Bernard King (born December 4, 1956) is an American retired professional basketball player at the small forward position in the National Basketball Association (NBA). He played 14 seasons with the New Jersey Nets, Utah Jazz, Golden State Warriors, New York Knicks and the Washington Bullets. He was inducted into the Naismith Memorial Basketball Hall of Fame on September 8, 2013. His younger brother, Albert, has also played in the NBA during his career.
He was selected 7th overall in the 1977 NBA draft by the New York Nets, who months later relocated from Uniondale, New York to New Jersey and became known as the New Jersey Nets. In 1977–78, his rookie season, he set a New Jersey Nets franchise record for most points scored in a season with 1,909, at 24.2 points per game. He would later surpass this record with his 2,027 point season in 1983–84, earning the first of his back-to-back All-NBA First Team selections.
The next season, on Christmas Day, 1984, King lit up the New Jersey Nets for 60 points in a losing effort, becoming just the tenth player in NBA history to score 60 or more points in a single game. King had scored 40 points by halftime, and finished the game with 19 of 30 shooting from the field and 22 of 26 from the free throw line. The March 23, 1985 injury, which included a torn anterior cruciate ligament, torn knee cartilage, and broken leg bone,required major reconstruction, causing King to miss all of the 1985-86 season.
He used the 1987-88 to solidify his come-back with the Washington Bullets, then launched into three straight +20 point seasons, peaking at a remarkable 28.4 as a 34-year-old in 1990-91. Having played 81 games in 1988-89 and all 82 in 1989-90 he had proved the naysayers wrong both on his skills and durability, then walked away on-top as the 1990-91 NBA’s #3 scorer and an All-Star for a final time.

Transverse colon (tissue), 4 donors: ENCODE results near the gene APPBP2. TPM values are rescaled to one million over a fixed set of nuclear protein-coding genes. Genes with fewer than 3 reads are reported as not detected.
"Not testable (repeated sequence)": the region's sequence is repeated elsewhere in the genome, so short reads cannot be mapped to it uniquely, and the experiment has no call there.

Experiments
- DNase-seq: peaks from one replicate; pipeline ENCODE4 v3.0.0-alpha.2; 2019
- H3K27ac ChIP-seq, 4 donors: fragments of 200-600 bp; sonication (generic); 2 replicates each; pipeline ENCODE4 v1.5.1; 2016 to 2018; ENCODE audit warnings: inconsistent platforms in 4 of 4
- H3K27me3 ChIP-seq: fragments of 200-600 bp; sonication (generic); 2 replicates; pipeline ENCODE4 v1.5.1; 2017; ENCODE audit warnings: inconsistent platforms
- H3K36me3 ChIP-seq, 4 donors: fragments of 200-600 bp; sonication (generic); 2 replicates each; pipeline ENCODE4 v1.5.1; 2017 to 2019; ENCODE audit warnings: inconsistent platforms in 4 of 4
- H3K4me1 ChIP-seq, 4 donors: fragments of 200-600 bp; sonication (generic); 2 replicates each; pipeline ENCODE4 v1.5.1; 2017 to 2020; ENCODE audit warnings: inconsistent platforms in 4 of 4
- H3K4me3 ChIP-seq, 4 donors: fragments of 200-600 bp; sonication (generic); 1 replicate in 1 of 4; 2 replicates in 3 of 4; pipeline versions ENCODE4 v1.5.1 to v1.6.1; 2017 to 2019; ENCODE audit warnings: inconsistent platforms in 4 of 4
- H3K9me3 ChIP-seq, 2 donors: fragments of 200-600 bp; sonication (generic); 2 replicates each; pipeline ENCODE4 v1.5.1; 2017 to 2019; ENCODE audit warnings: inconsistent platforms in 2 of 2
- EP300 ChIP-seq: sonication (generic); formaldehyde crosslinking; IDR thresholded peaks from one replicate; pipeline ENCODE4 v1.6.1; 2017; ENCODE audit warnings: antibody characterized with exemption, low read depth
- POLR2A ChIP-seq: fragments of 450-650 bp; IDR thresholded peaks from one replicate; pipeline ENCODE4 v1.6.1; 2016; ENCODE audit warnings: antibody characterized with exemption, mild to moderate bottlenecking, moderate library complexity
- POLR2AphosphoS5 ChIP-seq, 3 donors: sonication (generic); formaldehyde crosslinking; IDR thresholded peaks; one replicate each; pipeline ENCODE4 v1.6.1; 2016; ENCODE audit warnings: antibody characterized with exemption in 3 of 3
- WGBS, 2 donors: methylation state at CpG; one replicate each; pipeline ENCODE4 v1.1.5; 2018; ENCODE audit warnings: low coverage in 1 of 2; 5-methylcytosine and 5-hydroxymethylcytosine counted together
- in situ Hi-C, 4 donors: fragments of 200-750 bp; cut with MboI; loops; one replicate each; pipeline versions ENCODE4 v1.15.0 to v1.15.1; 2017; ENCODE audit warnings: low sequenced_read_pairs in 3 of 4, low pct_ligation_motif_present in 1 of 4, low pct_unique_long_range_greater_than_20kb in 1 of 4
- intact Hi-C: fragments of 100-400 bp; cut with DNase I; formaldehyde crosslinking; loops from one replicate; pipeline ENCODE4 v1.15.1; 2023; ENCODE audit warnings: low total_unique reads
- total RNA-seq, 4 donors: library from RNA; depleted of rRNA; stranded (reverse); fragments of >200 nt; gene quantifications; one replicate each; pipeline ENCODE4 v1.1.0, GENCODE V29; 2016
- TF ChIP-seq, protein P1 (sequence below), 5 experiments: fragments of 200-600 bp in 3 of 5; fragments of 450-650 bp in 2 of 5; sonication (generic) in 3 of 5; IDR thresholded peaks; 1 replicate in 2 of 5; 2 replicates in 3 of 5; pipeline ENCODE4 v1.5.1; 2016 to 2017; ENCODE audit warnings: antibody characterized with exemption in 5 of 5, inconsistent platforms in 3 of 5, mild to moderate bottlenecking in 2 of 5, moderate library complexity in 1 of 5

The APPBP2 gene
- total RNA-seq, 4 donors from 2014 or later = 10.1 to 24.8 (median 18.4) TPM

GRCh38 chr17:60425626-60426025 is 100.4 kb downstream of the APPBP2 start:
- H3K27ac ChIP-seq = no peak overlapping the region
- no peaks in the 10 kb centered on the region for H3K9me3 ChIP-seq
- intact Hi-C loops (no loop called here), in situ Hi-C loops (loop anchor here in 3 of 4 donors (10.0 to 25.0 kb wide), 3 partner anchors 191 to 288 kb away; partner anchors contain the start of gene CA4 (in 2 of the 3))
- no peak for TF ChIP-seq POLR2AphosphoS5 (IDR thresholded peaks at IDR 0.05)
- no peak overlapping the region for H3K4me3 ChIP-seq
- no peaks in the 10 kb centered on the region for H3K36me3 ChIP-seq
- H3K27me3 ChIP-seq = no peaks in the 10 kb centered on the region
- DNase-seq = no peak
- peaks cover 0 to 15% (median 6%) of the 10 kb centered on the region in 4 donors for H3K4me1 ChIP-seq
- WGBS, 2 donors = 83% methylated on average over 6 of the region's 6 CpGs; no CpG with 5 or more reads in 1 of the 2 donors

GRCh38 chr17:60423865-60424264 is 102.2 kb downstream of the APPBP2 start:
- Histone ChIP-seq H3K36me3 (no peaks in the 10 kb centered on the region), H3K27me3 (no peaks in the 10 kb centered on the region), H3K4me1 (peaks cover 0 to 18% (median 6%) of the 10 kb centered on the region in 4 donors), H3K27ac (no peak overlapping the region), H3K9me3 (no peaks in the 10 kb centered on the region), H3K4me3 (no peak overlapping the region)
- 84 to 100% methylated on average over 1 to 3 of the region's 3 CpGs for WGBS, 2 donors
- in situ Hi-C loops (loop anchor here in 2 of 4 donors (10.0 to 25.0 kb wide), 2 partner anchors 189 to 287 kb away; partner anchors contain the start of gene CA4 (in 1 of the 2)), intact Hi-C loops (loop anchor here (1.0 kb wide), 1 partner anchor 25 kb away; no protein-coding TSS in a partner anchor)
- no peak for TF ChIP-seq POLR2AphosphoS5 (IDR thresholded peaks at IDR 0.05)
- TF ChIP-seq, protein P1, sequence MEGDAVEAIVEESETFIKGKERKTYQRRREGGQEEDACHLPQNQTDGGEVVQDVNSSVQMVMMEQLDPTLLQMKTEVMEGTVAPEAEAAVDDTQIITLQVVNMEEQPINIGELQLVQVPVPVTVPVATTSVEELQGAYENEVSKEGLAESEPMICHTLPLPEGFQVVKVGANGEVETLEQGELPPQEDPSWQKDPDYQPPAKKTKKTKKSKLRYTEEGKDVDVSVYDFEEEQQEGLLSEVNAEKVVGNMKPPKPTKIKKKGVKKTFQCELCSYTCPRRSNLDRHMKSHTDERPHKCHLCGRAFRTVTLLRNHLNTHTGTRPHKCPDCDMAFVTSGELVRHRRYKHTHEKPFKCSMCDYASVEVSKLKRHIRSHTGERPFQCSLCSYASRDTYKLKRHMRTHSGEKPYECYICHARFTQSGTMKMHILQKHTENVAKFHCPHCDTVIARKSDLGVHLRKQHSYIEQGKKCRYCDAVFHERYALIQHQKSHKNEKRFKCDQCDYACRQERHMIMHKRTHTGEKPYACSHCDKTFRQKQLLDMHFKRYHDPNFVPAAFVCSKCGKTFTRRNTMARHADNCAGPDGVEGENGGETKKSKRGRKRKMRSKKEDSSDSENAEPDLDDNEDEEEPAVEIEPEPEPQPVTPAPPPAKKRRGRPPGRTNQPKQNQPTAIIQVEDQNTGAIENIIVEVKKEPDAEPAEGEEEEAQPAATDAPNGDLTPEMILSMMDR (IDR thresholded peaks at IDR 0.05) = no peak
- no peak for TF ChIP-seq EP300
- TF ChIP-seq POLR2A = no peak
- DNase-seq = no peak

After a year-and-a-half hiatus, King returned for an ill-fated 32-game stint with the New Jersey Nets at the end of the ’93 season, when knee problems forced him permanently to the sidelines. He retired with 19,655 points in 874 games, good for a 22.5 points per game average and number 16 on the all-time NBA scoring list at the time of his retirement.
In 2013, he was elected to the Naismith Memorial Basketball Hall of Fame with inductees such as Rick Pitino and Gary Payton. Some say his candidacy for earlier classes was handicapped by the relatively small number of games he played (874) and the abundance of spectacular small forwards of the era, including the overlapping careers of the superior Julius Erving and Michael Jordan, and other high-scoring “threes” such as Adrian Dantley, Alex English, Dominique Wilkins, and Mark Aguirre.
Career highlights and awards
4× NBA All-Star (1982, 1984–1985, 1991)
2× All-NBA First Team (1984, 1985)
All-NBA Second Team (1982)
All-NBA Third Team (1991)
NBA All-Rookie Team (1978)
NBA scoring champion (1985)
Consensus first-team All-American (1977)
Consensus second-team All-American (1976)
3× SEC Player of the Year (1975–1977)
No. 53 retired by the University of Tennessee